HHS Resolution Agreement: New England Dermatology, P.C. (July 26, 2022); HHS News Release (Aug. 23, 2022)
Available at https://www.hhs.gov/hipaa/for-professionals/compliance-enforcement/agreements/nedlc/index.html
HHS’s Office for Civil Rights (OCR) has announced a $300,640 settlement with a medical facility (a HIPAA covered entity) to resolve alleged violations of the HIPAA privacy rule. OCR began its investigation after the facility filed a breach notification report stating that empty specimen containers labeled with protected health information (PHI) had been placed in a dumpster in the facility’s parking lot. The specimen containers included a label with PHI that included patient names, birth dates, collection dates, and names of the provider who took the specimen. The facility admitted that, over a ten-year period, it had routinely discarded specimen containers with labels that contained unaltered PHI with its regular trash in an exterior dumpster that was available to the public. OCR concluded that the facility did not maintain appropriate safeguards to protect the privacy of PHI, and that it had impermissibly disclosed PHI to unauthorized individuals.
In addition to the settlement payment, the facility agreed to a two-year corrective action plan (CAP). The CAP requires the facility to develop, maintain, or revise its policies and procedures to comply with the HIPAA privacy rule, and such policies must be reviewed and approved by OCR. The facility must designate a privacy official who is responsible for the development and implementation of HIPAA privacy policies and procedures, and a contact person or office who will receive complaints. The approved policies and procedures must be distributed to workforce members and business associates, who must certify in writing or electronically that they have read, understood, and will abide by them. The facility must update the policies and procedures at least annually (subject to OCR review and approval). The facility must also provide training materials to its workforce within 60 days of OCR approval, and at least annually thereafter. Each workforce member who is required to attend training must certify, in electronic or written form, that they have received the training. The facility must submit an implementation report followed by annual compliance reports for the duration of the CAP.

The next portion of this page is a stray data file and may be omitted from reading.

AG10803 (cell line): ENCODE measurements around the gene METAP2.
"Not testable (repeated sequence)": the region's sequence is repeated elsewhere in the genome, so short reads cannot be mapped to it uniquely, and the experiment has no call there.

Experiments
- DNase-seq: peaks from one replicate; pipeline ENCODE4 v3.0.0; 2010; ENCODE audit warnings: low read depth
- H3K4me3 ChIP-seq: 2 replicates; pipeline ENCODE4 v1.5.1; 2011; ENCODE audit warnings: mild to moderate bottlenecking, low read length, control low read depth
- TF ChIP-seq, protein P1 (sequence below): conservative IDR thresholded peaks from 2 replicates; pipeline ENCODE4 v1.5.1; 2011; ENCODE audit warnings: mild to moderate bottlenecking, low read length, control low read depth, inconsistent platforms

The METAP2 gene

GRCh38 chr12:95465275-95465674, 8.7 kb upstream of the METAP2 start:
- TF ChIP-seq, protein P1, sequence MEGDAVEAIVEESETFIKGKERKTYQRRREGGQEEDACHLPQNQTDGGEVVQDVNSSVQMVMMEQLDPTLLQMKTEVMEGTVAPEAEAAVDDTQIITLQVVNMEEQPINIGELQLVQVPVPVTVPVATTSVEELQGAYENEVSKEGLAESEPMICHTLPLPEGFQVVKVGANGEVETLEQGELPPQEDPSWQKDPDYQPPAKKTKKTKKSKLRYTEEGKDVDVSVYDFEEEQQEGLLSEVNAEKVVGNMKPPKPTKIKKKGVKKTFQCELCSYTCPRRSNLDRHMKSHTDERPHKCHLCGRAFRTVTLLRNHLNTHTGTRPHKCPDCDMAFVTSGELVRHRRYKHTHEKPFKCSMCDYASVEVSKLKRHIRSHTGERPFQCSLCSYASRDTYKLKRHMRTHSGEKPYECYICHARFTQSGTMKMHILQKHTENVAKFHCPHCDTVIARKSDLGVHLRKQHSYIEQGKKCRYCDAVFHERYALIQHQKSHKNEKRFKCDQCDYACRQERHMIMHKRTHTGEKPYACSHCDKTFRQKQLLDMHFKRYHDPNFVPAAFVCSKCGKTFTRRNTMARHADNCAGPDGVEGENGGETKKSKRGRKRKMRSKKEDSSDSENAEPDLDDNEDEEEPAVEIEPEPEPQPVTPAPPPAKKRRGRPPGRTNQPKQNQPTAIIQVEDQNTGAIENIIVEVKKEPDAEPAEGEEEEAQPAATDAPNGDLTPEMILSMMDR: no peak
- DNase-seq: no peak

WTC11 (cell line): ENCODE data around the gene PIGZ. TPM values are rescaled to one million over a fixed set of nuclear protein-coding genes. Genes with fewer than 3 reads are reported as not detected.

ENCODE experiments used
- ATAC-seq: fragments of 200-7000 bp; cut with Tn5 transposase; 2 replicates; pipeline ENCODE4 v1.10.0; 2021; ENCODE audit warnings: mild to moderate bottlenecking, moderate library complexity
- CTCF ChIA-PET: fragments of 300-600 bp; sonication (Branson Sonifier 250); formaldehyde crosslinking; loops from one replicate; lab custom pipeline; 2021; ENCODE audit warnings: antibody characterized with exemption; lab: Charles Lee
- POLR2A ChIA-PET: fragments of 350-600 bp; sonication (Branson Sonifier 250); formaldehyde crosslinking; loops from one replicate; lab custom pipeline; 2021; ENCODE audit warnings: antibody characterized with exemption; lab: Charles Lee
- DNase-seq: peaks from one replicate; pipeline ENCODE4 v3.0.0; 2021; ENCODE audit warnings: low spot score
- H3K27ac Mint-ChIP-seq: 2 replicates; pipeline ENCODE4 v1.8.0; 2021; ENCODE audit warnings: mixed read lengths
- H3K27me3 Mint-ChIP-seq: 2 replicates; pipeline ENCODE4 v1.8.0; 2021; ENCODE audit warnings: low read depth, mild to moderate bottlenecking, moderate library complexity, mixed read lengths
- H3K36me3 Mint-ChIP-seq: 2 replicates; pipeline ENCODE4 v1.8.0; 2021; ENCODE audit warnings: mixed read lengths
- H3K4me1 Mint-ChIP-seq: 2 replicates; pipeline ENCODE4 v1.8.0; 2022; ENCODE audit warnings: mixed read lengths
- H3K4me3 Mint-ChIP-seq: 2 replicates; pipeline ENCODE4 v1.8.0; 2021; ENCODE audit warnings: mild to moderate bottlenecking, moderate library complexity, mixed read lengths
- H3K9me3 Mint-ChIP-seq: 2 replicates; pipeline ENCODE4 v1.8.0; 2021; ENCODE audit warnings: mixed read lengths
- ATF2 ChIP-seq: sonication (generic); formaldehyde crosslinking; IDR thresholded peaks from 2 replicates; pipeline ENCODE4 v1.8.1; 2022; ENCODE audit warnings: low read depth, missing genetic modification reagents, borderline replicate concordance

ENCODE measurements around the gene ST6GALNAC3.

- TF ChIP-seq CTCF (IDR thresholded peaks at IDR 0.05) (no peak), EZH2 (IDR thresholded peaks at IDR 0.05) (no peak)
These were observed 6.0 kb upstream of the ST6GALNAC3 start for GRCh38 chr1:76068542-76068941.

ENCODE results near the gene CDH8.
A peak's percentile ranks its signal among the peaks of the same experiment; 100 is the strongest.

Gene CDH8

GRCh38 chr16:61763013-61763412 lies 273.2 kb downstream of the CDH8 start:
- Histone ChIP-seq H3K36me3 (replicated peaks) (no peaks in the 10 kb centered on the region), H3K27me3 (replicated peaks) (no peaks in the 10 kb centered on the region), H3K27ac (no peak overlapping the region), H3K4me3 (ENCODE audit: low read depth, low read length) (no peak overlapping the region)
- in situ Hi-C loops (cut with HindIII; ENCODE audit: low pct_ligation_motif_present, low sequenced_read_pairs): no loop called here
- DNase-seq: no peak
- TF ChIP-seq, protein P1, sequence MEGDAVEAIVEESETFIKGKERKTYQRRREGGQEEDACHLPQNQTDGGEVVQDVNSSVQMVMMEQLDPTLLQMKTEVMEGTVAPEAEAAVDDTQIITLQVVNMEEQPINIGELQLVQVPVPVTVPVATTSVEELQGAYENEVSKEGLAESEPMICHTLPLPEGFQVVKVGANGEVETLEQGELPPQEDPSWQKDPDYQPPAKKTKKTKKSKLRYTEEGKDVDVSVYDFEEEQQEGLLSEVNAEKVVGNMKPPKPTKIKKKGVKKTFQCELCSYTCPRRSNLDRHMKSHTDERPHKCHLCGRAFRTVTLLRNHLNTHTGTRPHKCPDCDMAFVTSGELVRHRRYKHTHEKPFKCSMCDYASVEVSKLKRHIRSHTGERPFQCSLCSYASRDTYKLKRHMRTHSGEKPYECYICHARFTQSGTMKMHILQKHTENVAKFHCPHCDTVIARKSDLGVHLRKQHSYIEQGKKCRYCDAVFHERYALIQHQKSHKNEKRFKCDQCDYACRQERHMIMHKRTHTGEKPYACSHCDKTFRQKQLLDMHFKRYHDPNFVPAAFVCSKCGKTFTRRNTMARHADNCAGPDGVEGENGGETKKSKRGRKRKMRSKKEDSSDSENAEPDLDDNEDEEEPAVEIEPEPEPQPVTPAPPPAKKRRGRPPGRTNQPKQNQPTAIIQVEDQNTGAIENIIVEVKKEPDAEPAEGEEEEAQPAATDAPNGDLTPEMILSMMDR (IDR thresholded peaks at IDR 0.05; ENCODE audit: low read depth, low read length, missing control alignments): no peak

EBIA Comment: OCR has specifically stated in FAQ guidance that covered entities are not permitted to simply abandon PHI or dispose of it in dumpsters or other containers that are accessible by the public or other unauthorized persons. Failure to implement reasonable safeguards to protect PHI in connection with waste disposal (such as removing or obliterating any individually identifiable information) can result in impermissible disclosures of PHI and costly liability under HIPAA. For more information, see EBIA’s HIPAA Portability, Privacy & Security manual at Sections XX.D (“Resolution Agreements”) and XXVIII.C (“Safeguards (the ‘Mini-Security Rule’)”).
Contributing Editors: EBIA Staff.